I come now to consider the main question of this difference, though sparingly handled by our divines, concerning what our Savior merited and purchased for them for whom he died. And here you shall find the old idol playing his pranks, and quite divesting the merit of Christ from the least ability or power of doing us any good; for though the Arminians pretend, very speciously, that Christ died for all men, yet, in effect, they make him die for no one man at all, and that by denying the effectual operation of his death, and ascribing the proper issues of his passion to the brave endeavors of their own Pelagian deity.

We, according to the Scriptures, plainly believe that Christ hath, by his righteousness, merited for us grace and glory; that we are blessed with all spiritual blessings, in, through, and for him; that he is made unto us righteousness, and sanctification, and redemption; that he hath procured for us, and that God for his sake bestoweth on us, every grace in this life that maketh us differ from others, and all that glory we hope for in that which is to come; he procured for us remission of all our sins, an actual reconciliation with God, faith, and obedience. Yea, but this is such a desperate doctrine as stabs at the very heart of the idol, and would make him as altogether useless as if he were but a fig-tree log. What remaineth for him to do, if all things in this great work of our salvation must be thus ascribed unto Christ and the merit of his death? Wherefore the worshippers of this great god, Lib. Arbit., oppose their engines against the whole fabric, and cry down the title of Christ’s merits to these spiritual blessings, in the behalf of their imaginary deity.

Now, because they are things of a twofold denomination about which we contend before the King of heaven, each part producing their evidence, the first springing from the favor of God towards us, the second from the working of his grace actually within us, I shall handle them severally and apart; — especially because to things of this latter sort, gifts, as we call them, enabling us to fulfill the condition required for the attaining of glory, we lay a double claim on God’s behalf; first, As the death of Christ is the meritorious cause procuring them of him; secondly, As his free grace is their efficient cause working them in us; — they also producing a double title, whereby they would invest their beloved darling with a sole propriety in causing these effects; first, In regard that they are our own acts, performed in us and by us; secondly, As they are parts of our duty which we are enjoined to do. So that the quarrel is directly between Christ’s merits and our own free-will about procuring the favor of God, and obtaining grace and righteousness. Let us see what they say to the first.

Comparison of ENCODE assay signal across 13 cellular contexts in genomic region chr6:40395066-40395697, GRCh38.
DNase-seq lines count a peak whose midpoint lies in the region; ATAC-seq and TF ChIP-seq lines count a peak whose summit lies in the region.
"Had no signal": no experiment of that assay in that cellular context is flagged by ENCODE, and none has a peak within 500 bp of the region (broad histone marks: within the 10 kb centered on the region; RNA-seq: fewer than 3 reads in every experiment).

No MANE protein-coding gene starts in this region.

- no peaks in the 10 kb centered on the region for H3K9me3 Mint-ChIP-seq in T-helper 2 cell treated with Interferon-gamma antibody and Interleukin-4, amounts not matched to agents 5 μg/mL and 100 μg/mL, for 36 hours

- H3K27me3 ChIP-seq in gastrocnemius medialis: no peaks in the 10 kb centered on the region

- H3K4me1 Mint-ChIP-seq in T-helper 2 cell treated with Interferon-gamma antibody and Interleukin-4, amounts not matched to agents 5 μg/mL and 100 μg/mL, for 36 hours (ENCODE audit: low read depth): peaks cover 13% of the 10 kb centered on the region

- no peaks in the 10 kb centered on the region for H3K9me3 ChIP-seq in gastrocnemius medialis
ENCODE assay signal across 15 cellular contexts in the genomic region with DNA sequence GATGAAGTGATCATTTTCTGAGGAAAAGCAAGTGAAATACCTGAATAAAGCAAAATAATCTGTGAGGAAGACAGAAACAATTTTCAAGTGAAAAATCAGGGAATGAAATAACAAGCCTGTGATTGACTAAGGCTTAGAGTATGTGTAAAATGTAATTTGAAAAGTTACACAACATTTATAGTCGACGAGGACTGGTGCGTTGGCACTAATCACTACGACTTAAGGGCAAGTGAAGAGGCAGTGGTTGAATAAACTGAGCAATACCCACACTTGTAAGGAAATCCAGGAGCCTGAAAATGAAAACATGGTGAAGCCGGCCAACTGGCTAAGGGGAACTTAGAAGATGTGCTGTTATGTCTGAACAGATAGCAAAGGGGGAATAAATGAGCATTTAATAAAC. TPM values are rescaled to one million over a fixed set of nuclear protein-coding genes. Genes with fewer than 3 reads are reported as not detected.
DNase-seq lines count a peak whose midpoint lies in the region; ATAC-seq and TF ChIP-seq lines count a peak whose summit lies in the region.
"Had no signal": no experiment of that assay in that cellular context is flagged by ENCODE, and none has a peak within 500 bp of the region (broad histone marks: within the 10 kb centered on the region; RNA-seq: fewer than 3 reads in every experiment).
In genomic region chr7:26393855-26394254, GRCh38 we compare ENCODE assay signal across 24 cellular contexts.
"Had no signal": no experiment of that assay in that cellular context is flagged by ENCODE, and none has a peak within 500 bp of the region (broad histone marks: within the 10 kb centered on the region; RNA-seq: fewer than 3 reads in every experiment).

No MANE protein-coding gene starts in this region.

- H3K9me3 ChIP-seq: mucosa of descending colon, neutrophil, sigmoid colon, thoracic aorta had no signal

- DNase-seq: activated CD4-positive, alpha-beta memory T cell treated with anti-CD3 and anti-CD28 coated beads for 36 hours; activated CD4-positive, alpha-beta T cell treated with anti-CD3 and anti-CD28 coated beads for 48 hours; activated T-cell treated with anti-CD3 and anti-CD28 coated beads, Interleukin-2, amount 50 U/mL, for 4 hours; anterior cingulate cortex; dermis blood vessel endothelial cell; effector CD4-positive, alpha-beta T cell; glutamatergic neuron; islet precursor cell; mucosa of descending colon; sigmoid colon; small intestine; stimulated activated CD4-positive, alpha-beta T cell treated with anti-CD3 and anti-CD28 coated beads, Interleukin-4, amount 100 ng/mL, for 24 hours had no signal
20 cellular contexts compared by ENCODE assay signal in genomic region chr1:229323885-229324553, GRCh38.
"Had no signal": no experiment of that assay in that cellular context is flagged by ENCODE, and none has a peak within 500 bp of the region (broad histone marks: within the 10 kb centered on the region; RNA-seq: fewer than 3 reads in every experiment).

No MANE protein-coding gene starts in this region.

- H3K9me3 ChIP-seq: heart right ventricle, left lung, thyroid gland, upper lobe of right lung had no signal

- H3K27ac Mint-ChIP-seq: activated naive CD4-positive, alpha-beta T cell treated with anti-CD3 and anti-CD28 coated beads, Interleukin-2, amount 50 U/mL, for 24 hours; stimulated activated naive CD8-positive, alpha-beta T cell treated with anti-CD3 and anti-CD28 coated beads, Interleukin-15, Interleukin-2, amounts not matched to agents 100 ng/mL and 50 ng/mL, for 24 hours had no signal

They affirm that2 “the immediate and proper effect or end of the death and passion of Christ is, not an actual ablation of sin from men, not an actual remission of iniquities, justification and redemption of any soul;” that is, Christ’s death is not the meritorious cause of the remission of our sins, of redemption and justification. The meritorious cause, I say: for of some of them, as of justification, as it is terminated in us, we confess there are causes of other kinds, as faith is the instrument and the Holy Spirit the efficient thereof; but for the sole meritorious procuring cause of these spiritual blessings, we always took it to be the righteousness and death of Christ, believing plainly that the end why Christ died, and the fruit of his sufferings, was our reconciliation with God, redemption from our sins, freedom from the curse, deliverance from the wrath of God and power of hell, — though we be not actual partakers of these things, to the pacification of our own consciences, without the intervening operation of the Holy Spirit, and faith by him wrought in us.